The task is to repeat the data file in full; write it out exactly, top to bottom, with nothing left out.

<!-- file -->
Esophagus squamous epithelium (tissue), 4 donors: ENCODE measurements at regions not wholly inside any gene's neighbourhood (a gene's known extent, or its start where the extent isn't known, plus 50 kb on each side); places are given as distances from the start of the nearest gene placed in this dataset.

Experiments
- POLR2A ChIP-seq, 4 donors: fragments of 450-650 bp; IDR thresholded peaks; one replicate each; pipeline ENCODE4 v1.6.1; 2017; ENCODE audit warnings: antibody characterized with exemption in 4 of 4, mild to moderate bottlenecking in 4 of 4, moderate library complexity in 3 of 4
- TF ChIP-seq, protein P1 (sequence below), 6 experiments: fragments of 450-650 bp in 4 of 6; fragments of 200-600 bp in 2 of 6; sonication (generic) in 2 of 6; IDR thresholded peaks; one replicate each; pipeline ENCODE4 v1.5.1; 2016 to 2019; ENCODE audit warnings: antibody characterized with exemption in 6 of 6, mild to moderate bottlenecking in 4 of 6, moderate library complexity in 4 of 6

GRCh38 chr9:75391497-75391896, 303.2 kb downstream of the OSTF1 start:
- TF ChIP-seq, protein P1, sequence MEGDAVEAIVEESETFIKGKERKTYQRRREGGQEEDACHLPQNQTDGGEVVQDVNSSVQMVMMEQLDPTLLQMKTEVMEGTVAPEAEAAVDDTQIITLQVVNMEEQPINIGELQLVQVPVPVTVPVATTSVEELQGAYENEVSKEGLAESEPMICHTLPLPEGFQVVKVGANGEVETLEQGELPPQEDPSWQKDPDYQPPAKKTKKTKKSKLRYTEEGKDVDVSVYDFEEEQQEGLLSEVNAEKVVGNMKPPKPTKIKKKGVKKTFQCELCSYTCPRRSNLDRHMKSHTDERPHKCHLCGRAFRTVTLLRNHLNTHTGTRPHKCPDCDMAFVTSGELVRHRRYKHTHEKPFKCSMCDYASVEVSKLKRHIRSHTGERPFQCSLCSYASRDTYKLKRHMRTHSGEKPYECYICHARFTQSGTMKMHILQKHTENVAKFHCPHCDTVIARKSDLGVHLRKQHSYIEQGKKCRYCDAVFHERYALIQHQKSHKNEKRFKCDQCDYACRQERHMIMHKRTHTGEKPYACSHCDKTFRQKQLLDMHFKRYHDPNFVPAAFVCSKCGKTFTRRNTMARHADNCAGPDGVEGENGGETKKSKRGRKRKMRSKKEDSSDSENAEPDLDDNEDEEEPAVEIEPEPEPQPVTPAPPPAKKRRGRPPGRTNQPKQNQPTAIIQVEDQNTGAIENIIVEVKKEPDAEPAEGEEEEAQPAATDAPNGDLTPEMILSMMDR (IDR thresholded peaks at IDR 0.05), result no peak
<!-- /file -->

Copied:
Esophagus squamous epithelium (tissue), 4 donors: ENCODE measurements at regions not wholly inside any gene's neighbourhood (a gene's known extent, or its start where the extent isn't known, plus 50 kb on each side); places are given as distances from the start of the nearest gene placed in this dataset.

Experiments
- POLR2A ChIP-seq, 4 donors: fragments of 450-650 bp; IDR thresholded peaks; one replicate each; pipeline ENCODE4 v1.6.1; 2017; ENCODE audit warnings: antibody characterized with exemption in 4 of 4, mild to moderate bottlenecking in 4 of 4, moderate library complexity in 3 of 4
- TF ChIP-seq, protein P1 (sequence below), 6 experiments: fragments of 450-650 bp in 4 of 6; fragments of 200-600 bp in 2 of 6; sonication (generic) in 2 of 6; IDR thresholded peaks; one replicate each; pipeline ENCODE4 v1.5.1; 2016 to 2019; ENCODE audit warnings: antibody characterized with exemption in 6 of 6, mild to moderate bottlenecking in 4 of 6, moderate library complexity in 4 of 6

GRCh38 chr9:75391497-75391896, 303.2 kb downstream of the OSTF1 start:
- TF ChIP-seq, protein P1, sequence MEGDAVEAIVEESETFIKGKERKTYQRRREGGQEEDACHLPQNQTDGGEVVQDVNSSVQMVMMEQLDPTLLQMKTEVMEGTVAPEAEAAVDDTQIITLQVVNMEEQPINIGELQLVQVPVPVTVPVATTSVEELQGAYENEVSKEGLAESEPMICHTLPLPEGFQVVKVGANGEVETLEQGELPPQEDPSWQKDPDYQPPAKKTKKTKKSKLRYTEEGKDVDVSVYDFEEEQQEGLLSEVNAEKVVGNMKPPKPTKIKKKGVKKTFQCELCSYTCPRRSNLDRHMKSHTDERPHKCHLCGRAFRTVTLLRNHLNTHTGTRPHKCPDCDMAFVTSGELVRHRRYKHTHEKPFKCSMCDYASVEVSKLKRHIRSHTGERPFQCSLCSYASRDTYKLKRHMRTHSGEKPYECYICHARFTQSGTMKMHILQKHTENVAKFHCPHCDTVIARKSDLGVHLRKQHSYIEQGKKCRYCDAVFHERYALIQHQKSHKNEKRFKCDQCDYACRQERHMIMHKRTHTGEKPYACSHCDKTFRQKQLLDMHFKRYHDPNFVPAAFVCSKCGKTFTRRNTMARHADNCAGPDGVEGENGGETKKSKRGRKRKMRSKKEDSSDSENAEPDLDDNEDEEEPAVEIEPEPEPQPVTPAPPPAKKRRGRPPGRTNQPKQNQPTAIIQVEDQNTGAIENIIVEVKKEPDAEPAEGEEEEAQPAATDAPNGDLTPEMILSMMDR (IDR thresholded peaks at IDR 0.05), result no peak